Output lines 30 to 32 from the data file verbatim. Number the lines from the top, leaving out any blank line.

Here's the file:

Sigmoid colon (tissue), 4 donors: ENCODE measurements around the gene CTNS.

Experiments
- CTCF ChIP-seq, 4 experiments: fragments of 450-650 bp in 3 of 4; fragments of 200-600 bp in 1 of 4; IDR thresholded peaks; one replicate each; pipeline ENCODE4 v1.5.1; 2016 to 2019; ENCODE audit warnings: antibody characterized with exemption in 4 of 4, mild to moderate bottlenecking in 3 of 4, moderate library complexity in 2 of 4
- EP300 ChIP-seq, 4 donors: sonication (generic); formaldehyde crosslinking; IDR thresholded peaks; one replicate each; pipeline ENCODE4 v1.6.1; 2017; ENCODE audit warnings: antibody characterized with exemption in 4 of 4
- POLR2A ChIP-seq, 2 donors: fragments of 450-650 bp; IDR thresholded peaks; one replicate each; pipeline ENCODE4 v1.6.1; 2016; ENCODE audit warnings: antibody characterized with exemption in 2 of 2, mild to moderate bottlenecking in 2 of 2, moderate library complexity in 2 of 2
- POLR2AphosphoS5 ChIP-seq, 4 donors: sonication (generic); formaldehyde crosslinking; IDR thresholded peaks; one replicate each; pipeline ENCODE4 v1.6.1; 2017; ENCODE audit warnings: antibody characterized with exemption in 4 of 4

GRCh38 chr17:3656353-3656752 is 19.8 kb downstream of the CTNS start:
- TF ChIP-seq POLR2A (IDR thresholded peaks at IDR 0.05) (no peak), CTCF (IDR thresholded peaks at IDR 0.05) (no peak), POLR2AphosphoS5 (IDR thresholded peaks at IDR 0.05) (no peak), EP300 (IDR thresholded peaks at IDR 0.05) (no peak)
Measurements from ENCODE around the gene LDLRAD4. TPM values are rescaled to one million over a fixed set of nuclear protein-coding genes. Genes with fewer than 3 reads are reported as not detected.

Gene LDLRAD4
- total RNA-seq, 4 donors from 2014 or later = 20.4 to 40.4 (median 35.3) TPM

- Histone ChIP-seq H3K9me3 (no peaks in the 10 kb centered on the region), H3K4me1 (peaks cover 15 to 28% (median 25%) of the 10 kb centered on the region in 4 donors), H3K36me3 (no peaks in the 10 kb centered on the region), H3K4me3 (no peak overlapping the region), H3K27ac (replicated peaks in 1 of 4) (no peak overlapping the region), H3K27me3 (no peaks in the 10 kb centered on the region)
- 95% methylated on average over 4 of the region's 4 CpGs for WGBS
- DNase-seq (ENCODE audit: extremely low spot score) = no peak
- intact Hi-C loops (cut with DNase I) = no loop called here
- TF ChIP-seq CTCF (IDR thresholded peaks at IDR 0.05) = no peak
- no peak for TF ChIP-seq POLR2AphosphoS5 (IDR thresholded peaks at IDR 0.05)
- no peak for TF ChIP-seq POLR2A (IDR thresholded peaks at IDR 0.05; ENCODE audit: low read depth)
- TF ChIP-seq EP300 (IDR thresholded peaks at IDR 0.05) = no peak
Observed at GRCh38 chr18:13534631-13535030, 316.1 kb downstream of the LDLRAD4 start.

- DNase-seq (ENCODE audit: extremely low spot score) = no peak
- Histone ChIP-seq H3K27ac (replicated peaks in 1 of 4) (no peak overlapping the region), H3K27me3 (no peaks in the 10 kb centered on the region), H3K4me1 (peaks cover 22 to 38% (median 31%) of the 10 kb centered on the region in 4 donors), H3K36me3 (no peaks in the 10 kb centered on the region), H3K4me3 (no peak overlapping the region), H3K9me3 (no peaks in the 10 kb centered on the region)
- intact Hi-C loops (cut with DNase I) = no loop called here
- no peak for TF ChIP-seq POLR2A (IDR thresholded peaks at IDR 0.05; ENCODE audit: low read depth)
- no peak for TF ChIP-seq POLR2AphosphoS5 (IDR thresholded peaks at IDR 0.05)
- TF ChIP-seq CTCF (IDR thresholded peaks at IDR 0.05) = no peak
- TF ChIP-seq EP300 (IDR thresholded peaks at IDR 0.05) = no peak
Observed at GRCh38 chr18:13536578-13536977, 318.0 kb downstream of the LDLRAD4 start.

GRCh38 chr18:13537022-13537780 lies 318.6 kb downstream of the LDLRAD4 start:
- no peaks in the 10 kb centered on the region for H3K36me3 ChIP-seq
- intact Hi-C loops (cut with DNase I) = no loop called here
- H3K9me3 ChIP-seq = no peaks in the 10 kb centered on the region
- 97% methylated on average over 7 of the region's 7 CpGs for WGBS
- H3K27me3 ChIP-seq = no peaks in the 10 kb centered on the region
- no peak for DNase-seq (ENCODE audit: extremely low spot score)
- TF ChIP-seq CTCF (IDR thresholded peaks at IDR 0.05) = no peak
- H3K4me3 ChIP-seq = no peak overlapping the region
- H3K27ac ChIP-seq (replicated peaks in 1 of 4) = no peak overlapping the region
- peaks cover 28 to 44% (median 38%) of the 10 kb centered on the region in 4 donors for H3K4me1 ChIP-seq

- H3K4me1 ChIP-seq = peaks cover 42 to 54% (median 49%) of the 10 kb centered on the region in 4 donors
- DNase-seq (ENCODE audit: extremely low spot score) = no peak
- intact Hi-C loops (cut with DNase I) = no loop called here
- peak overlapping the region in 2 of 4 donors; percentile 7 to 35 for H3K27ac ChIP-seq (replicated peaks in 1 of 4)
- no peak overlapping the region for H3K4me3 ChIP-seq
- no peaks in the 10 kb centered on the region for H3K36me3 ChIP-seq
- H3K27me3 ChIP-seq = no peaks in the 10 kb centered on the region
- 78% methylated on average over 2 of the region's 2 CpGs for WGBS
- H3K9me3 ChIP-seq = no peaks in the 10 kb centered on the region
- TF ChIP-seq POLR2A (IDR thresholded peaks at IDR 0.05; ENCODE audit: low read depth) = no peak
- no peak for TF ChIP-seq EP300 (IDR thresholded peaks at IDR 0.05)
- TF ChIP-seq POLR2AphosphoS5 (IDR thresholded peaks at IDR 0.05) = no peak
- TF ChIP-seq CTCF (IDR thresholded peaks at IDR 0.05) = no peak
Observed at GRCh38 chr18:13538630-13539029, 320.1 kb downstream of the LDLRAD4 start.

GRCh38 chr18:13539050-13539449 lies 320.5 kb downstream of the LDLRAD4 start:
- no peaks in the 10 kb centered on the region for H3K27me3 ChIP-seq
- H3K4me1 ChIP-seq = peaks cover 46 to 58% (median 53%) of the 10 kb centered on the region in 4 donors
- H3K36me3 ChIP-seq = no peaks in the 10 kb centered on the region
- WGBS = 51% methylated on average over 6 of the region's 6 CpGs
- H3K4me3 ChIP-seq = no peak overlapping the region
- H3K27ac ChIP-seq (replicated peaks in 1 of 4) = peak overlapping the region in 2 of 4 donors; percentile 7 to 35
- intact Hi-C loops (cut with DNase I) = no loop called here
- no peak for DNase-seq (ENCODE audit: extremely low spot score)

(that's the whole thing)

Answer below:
- no peaks in the 10 kb centered on the region for H3K36me3 ChIP-seq
- intact Hi-C loops (cut with DNase I) = no loop called here
- H3K9me3 ChIP-seq = no peaks in the 10 kb centered on the region